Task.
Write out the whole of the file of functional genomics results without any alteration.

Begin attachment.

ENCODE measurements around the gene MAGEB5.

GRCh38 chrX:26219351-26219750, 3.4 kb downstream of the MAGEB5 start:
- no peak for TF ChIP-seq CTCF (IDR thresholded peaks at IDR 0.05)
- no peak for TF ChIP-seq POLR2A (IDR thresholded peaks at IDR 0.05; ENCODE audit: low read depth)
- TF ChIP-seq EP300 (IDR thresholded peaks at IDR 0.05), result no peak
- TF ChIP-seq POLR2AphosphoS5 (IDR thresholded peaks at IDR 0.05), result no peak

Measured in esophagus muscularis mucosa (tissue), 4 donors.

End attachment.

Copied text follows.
ENCODE measurements around the gene MAGEB5.

GRCh38 chrX:26219351-26219750, 3.4 kb downstream of the MAGEB5 start:
- no peak for TF ChIP-seq CTCF (IDR thresholded peaks at IDR 0.05)
- no peak for TF ChIP-seq POLR2A (IDR thresholded peaks at IDR 0.05; ENCODE audit: low read depth)
- TF ChIP-seq EP300 (IDR thresholded peaks at IDR 0.05), result no peak
- TF ChIP-seq POLR2AphosphoS5 (IDR thresholded peaks at IDR 0.05), result no peak

Measured in esophagus muscularis mucosa (tissue), 4 donors.